Almost imperceptibly, GQ has already made the sleight of hand from ‘white patriarchy to toxic masculinity to transgender lifestyle.’

Had Welch just stopped the conversation at the esteemed Mr. Williams, perhaps we could just let this ‘new masculinity’ magazine slip harmlessly into the dust-bin of obscurity. But alas, GQ does not stop at the glorified rapper, but goes on to pick the brains of 18 “influential people who are shaping our culture now.” Since we are talking about GQ (of former ‘Gentlemen’s Quarterly’ fame) it might be assumed that mostly rugged males and perhaps one or two token females would be chosen to speak their minds on the issue of masculinity. Not in these woke times. In fact, this assembled confab would have trouble putting together a single XY chromosome among them.

This diverse and very colorful group that apparently knows so much about masculinity is comprised of nine feminists, one transgender male (that is, a biological female), three homosexual men, and three men who are in heterosexual relationships, none of whom, by the way, are representative of the white Caucasian race. The lone ‘rugged male’ among the pack, white NBA star Kevin Love, is unmarried and childless. Love devoted the bulk of his interview to explaining why men are “supposed to be emotional,” which may go far at explaining his present bachelor status.

The advice proffered by this collection of voices is so incredibly discordant I would suggest the reader take the time to examine them individually, painful as that may be. Personally, two particular comments really left an impression and revealed the real agenda at play here. All this talk about ‘toxic masculinity’ is in fact aimed at ‘white toxic masculinity’ and the white male population in general. This is revealed first of all by the demographic makeup of the cast of characters, of which there are only two white males, the one being homosexual, the other an emotional bachelor. Needless to say, that is not a fair representation of the US demographics with regards to straight white males, which (still) make up the overwhelming majority of the American male population.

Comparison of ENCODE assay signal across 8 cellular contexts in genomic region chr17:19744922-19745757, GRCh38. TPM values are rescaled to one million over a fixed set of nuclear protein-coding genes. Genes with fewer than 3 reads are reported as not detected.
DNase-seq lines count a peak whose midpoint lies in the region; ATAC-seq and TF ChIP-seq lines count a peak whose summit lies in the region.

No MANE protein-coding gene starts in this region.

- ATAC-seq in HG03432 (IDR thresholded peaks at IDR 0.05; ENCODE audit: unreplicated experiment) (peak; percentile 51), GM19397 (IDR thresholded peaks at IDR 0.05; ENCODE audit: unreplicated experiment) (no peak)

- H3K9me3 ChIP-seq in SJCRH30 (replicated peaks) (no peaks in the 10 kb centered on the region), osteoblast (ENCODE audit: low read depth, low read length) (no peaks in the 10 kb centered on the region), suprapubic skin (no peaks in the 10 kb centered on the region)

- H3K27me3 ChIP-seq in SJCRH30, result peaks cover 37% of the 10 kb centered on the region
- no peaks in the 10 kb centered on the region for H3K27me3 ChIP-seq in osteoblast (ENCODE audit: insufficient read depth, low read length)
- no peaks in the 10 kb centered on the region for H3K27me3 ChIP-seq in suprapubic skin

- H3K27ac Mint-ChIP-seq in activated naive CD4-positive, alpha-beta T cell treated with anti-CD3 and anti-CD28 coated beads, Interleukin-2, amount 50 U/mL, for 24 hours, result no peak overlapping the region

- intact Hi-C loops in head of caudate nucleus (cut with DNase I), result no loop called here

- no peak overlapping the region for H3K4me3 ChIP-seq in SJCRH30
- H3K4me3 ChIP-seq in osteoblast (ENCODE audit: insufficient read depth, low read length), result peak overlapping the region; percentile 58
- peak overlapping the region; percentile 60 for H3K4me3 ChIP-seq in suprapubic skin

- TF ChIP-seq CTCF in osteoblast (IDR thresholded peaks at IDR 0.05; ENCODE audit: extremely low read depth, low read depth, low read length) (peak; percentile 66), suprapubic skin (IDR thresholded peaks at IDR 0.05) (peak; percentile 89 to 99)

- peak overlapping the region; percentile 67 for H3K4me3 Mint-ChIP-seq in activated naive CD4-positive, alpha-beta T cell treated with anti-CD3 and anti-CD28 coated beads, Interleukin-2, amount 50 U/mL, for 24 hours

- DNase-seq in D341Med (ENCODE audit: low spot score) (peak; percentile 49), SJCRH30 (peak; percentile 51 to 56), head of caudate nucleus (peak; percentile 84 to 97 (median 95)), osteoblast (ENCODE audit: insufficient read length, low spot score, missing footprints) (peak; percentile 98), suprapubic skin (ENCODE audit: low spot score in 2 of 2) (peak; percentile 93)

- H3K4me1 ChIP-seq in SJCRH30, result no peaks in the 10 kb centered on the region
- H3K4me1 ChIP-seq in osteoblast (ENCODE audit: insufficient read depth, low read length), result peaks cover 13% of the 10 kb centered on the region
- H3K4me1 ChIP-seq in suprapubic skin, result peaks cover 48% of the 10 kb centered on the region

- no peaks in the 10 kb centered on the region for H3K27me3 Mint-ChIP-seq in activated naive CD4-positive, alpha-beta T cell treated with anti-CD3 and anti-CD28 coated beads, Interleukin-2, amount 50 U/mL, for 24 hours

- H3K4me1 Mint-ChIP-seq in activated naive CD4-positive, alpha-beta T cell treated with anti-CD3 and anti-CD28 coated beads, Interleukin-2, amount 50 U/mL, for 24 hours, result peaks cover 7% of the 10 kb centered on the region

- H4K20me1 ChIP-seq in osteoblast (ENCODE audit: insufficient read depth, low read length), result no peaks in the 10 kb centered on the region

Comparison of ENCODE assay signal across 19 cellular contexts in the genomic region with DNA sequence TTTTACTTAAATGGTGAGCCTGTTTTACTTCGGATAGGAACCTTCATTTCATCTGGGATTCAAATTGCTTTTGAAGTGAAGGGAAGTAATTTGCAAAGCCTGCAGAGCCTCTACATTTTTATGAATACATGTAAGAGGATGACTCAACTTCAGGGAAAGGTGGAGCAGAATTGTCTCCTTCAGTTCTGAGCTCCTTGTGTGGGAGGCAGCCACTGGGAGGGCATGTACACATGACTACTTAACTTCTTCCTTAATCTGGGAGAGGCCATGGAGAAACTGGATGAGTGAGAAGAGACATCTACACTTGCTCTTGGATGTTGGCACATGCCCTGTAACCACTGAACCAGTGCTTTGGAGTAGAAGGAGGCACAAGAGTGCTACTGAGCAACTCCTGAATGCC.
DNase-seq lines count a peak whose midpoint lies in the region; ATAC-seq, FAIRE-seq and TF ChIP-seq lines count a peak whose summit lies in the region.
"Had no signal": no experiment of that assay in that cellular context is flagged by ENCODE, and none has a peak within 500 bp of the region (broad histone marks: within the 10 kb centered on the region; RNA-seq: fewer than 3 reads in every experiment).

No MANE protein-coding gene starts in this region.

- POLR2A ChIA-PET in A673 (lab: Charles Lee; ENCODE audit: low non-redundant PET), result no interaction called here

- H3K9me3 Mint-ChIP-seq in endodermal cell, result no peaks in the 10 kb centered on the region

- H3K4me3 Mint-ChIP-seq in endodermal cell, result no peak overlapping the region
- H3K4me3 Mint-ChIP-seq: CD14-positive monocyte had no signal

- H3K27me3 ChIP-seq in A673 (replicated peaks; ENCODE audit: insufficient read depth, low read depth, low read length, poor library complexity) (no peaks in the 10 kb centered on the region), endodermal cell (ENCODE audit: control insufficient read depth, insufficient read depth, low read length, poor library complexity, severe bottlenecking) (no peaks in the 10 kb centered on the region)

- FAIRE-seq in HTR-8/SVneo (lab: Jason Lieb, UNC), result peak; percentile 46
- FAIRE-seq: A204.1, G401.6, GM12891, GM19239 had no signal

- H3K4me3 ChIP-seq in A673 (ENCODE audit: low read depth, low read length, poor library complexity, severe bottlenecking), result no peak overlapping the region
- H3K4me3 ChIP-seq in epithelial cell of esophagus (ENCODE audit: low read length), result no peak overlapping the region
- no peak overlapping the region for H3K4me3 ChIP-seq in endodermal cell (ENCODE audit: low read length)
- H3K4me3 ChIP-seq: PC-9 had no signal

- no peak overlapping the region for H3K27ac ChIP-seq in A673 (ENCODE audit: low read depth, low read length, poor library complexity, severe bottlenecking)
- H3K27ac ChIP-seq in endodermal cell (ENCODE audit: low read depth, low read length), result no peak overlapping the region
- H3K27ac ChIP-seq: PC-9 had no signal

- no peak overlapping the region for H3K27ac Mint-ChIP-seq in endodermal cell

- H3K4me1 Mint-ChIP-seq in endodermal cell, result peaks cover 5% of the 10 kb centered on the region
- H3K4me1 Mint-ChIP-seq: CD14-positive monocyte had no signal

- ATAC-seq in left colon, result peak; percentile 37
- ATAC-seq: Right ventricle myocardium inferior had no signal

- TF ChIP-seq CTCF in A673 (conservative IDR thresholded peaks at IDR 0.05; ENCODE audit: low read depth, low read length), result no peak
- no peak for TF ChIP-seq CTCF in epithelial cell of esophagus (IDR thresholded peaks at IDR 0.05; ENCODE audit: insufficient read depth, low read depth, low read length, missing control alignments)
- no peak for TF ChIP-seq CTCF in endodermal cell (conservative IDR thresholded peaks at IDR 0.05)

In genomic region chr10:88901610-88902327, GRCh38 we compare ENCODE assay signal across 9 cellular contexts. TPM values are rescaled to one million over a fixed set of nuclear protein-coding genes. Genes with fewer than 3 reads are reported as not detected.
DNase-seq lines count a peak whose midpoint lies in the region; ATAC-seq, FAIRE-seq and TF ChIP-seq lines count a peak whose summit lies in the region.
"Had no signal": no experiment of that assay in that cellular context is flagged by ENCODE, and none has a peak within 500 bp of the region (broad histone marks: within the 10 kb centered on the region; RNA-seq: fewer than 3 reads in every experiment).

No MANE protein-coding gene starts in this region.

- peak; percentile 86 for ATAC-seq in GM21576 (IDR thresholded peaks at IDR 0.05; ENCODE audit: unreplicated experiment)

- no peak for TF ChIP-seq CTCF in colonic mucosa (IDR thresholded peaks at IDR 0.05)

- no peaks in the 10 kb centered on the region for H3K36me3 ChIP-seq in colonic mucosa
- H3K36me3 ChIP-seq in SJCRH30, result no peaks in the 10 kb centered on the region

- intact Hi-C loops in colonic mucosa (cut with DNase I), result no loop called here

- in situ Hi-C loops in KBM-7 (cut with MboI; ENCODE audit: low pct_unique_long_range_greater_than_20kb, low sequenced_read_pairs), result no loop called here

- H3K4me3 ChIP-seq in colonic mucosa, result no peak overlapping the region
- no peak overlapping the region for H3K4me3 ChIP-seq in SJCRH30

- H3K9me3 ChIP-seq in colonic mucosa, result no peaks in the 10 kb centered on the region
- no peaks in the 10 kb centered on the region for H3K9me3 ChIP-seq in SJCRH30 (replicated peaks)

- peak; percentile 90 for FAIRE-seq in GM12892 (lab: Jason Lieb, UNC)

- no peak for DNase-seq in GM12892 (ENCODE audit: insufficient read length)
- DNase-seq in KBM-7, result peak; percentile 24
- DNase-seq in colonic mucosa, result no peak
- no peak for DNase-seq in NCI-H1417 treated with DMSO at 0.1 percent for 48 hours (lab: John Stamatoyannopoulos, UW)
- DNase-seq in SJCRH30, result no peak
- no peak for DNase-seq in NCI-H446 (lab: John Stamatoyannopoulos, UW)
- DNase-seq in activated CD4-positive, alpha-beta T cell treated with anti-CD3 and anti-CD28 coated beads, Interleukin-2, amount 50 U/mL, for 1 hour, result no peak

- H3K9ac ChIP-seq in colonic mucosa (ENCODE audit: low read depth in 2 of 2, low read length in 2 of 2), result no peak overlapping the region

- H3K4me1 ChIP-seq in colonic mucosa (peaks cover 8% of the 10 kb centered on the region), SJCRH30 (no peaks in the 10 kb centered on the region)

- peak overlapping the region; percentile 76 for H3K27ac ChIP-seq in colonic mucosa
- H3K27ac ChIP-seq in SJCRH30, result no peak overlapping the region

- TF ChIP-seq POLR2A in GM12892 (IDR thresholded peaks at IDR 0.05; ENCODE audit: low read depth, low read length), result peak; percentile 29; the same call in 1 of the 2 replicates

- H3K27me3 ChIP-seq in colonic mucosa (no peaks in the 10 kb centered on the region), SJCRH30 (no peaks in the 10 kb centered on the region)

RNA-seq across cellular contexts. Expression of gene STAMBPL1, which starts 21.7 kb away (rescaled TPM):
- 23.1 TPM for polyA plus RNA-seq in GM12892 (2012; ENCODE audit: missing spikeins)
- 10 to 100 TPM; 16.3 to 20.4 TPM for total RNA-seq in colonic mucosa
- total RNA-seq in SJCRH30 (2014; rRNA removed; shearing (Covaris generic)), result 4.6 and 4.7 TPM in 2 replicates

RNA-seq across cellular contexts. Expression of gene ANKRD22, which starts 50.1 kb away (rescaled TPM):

Furthermore, the term ‘white’ is bantered about with disdain so deep you’d think the subject were climate change or male pattern baldness. In fact, I’d go so far as to call it hate. For example, Asia Kate Dillon, introduced heroically as the “actor who brought gender nonconformity to America’s living rooms,” spoke about how she carries “white-body privilege” as if she were speaking about the Bubonic plague.

Next, in its interview with rapper ‘Killer Mike,’ GQ asks about his “weapon of choice to fight white patriarchy?” Hold on, Mr. Welch. I thought this was supposed to be an expose on the ‘new masculinity.’ So why has this conversation veered off the road into a bigoted discussion on race, specifically white race?

Later, Hannah Gadsby, the “comic who’s taking on toxic masculinity,” explains with all the dead humor she can muster, that “this is the first time that straight white cis men have been forced to think of themselves as anything other than human neutral,” which makes zero sense, thus explaining why nobody thought to broach the topic before.

In any case, the underlying message here is that it is not so much ‘masculinity’ that is toxic and worthy of extermination, but rather ‘white masculinity’ and, as the article screams between and in the lines, ‘white patriarchy.’ Why is there no negative singling out of the Black Americans, for example, or Muslim men in this discussion on ‘toxic masculinity’? Are we to assume that only white masculinity is infected with toxicity? The rampant violence in America’s inner cities, as well as abroad in European capitals that welcomed millions of Middle Eastern refugees, should warn us against jumping to such radical, unfounded conclusions. White Europeans have been guilty of historical crimes, but certainly no less than any other race of peoples. Yet American liberals are determined to change that historic record, for what ulterior motive I have no idea.